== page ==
By Lambert Strether of Corrente.
“I have but to close my eyes and I hear your Duke telling me that real estate is always gained and held by violence or the threat of it.” –Frank Herbert, Children of Dune
“If you have one hundred dollars, and I have one hundred dollars and a gun, then I have two hundred dollars.” –Apocryphal
Michael Heller is a Professor of Real Estate Law at Columbia Law School. James Salzman is a Professor of Environmental Law at UCLA and UCSB. Together, they have written a coruscating book on property: Mine! How the Hidden Rules of Ownership Control Our Lives. Whether “Because markets” is the simple rule by which you lead your life — or, perhaps, even more so if it is not — you will find Mine! a fun and engaging read. (It’s odd that earlier today I wrote about a mine, the Warriot Met coal mine, and now I’m writing about what’s mine.) It’s a great book to read on the airplane, and indeed I read it while traveling. Now, I didn’t grab Mine! off the bookstore stack because of Cass Sunstein’s blurb — “A fascinating discussion of what ownership is, what it isn’t, and what it might be. It’s immensely clarifying, beautifully written, and perfectly times–and it might improve the world to boot” — but because when I gave it the random opening test, I found a polished anecdote on shooting down a drone, which — stands athwart history, yelling Stop! — I am here for.
Columbia’s public relations department describes the “central idea” of the book:
[The authors] set out to write “Freakonomics [more here] for ownership” to show readers how ownership affects every aspect of their lives, every day. “We swim in ownership rules that are omnipresent and invisible at the same time,” says Heller, a preeminent scholar of private law theory. “Ownership is about who gets what and why. The central idea of the book is that what people consider ‘mine’ is not something fixed or natural. It’s always a choice and always up for grabs.”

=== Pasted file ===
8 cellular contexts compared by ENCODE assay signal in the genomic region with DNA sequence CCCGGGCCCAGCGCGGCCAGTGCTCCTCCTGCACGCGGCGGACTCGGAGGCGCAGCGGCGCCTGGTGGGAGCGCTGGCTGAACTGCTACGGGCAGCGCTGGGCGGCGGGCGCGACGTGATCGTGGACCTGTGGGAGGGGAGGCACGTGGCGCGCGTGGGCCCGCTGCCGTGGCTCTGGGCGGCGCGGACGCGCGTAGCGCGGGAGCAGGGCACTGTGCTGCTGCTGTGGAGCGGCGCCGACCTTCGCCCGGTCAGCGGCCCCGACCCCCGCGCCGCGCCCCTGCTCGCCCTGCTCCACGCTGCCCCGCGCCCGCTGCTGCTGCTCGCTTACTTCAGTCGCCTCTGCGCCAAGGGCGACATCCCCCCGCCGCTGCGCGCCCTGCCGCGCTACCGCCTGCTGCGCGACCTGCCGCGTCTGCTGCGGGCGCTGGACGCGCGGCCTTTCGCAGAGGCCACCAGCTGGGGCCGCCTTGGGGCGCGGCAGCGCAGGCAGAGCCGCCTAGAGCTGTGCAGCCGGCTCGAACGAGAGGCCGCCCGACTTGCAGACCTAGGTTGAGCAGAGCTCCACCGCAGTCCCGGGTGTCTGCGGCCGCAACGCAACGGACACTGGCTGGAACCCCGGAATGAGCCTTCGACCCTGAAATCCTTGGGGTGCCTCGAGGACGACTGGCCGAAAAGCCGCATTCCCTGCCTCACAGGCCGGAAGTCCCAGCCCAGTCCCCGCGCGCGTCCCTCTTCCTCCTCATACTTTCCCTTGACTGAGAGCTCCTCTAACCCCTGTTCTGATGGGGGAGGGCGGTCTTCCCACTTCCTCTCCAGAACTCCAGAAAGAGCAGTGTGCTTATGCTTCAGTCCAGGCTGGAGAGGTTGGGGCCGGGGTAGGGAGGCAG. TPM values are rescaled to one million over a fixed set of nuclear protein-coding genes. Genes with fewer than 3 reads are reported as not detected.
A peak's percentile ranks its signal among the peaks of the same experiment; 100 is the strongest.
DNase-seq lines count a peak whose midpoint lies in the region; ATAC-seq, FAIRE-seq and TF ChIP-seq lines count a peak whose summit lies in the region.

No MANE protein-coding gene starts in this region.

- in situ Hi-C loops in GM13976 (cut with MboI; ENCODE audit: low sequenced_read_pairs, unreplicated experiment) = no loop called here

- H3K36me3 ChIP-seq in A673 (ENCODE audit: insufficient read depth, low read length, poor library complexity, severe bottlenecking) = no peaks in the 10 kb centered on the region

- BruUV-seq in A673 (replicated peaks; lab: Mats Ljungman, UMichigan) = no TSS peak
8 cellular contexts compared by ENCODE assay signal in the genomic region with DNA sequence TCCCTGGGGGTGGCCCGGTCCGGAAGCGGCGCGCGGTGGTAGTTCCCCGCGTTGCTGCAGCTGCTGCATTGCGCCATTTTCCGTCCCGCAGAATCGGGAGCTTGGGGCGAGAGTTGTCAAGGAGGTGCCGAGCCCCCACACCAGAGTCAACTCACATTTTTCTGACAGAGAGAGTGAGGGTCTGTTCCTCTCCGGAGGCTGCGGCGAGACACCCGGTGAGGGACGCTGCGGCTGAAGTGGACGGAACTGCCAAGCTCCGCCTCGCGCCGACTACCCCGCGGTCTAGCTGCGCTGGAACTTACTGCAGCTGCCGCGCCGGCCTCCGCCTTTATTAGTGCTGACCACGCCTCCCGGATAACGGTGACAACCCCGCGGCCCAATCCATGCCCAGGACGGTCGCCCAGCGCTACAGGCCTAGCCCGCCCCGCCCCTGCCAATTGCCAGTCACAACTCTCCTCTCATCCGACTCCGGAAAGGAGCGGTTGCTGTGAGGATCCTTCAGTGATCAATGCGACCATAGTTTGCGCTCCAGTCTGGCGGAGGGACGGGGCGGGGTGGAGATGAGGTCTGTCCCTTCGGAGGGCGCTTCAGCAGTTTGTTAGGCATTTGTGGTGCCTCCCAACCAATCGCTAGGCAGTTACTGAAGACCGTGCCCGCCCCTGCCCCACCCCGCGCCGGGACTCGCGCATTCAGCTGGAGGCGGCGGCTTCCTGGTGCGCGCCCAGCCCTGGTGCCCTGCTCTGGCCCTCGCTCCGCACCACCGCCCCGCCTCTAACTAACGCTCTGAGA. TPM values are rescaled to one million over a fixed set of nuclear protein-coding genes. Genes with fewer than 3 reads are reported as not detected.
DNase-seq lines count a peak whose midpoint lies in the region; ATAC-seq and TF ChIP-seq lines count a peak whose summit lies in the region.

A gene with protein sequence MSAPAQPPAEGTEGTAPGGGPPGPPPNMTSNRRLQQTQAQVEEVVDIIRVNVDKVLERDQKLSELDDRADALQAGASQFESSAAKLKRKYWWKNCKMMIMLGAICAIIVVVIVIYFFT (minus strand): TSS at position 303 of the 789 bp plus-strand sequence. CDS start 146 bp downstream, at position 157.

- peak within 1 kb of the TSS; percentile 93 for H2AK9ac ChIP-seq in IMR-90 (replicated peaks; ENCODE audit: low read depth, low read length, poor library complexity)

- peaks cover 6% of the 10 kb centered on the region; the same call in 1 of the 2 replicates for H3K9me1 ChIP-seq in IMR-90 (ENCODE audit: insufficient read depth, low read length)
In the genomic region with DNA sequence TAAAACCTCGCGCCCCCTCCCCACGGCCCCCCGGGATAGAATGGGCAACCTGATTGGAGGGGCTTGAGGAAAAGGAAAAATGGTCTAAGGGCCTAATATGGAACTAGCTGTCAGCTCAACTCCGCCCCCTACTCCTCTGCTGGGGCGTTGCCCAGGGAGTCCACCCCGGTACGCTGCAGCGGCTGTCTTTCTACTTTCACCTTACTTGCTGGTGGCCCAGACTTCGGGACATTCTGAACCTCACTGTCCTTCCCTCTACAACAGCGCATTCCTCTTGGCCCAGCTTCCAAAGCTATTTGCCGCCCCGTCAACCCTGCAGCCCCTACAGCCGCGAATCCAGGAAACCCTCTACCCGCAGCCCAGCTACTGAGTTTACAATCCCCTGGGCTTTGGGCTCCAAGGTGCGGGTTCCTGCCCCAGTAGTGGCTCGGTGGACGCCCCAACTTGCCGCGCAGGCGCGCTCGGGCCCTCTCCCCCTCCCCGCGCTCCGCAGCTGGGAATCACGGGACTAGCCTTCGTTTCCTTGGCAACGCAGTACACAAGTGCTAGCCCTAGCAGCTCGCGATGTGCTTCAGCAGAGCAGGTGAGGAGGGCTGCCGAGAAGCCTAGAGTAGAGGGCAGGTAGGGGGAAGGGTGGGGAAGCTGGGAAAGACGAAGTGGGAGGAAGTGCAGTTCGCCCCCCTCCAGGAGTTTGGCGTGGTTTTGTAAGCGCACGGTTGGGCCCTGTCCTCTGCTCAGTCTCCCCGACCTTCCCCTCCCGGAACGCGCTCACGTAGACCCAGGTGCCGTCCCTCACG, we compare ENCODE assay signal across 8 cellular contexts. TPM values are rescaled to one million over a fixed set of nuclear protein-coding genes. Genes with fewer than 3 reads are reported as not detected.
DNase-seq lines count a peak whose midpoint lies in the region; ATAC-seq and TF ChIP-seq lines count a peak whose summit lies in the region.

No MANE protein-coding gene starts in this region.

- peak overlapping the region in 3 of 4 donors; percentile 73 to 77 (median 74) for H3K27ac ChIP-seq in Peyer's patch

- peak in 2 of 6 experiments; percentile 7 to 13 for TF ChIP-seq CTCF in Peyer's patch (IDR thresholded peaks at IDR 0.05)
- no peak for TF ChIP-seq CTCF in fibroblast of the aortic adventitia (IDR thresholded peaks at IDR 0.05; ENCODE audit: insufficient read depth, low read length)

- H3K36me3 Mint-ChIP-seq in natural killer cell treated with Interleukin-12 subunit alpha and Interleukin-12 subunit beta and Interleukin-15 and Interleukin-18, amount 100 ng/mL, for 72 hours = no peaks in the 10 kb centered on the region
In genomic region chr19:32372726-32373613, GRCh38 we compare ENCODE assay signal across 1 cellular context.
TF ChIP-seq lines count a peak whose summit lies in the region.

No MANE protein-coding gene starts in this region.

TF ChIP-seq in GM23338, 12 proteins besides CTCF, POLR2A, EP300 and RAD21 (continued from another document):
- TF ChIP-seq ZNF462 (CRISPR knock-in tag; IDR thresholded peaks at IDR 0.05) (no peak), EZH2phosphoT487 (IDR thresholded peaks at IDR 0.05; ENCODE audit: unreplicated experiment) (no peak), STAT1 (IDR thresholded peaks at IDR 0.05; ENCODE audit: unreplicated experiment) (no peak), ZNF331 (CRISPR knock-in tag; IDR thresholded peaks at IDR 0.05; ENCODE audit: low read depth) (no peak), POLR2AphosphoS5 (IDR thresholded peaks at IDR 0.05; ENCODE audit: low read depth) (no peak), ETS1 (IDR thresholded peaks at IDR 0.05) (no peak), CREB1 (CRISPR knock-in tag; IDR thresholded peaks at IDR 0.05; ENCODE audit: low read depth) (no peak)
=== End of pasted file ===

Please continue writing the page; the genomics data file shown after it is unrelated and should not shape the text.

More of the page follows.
(Indeed. As the Bearded One once observed: “The history of all hitherto existing society is the history of class struggles.”) Publisher’s Weekly unpacks how, according to the authors, people “consider” what is theirs:
According to Heller and Salzman, there are only six stories that “everyone uses to claim everything.” They walk readers through each of these concepts, contending, for example, that foraging laws, copyright regulations, and mineral extraction rights all involve competing ownership principles of labor (“You and you alone deserve to reap what you sow”), possession (“This is mine because I’m holding on to it”), and attachment (“It’s mine because it’s connected to something that’s mine”). By identifying these principles and understanding them as rival stories rather than hard-and-fast rules, voters and lawmakers will be better equipped to deal with issues such as climate change and the social costs of the sharing economy, according to Heller and Salzman.
Indeed, Mine! is a fine example of what the Times dubs “pop law.” In this post, I’ll start with the six stories (or “maxims,” as Heller and Salzman call them. Then I’ll look at one of the maxims (dubbed “attachment”), giving examples of it. Finally, I’ll look what I think is the central program or agenda of the book: “Ownership design,” which is what the authors, were they consultants, would be selling. Because there are too many words for me to type, I will quote great slabs of the book in the form of screen shots. I apologize in advance for their lack of rectilinearity; they were the best I could do with the iPad.
Let’s start with those six maxims:
“all the ways scarce resources initially came to be owned” is an expansive claim. It is also false. I don’t believe that (Nobelist) Elinor Ostrum’s discovery of “common pool resources” can be reduced to these rules, because CPRs permit “Collective-choice arrangements,” which are by definition not “mine” but “ours.” (Ours! would also be a great title for a pop exposition of a different kind.)
You will have noted the words “Are Wrong” in the heading above the maxims. Here is why those maxims are wrong:
They’re wrong, I would say, because they’re not supple enough to meet the needs of the present day. Fair enough. (I’ll note in passing that perhaps the binaries of the past are not all that: The subjects of the Civil War’s Port Royal experiment, for example, having picked cotton for as slaves, had no particular desire to pick cotton as wage slaves, but would have preferred to grow good on their own land for themselves and for sale; I don’t know enough about African concepts of land-ownership to know whether they conceived some or all of “their own land” to be held in common.) Nevertheless, the maxims are “right enough” to have a powerful hold on the imagination, as the authors show with many examples.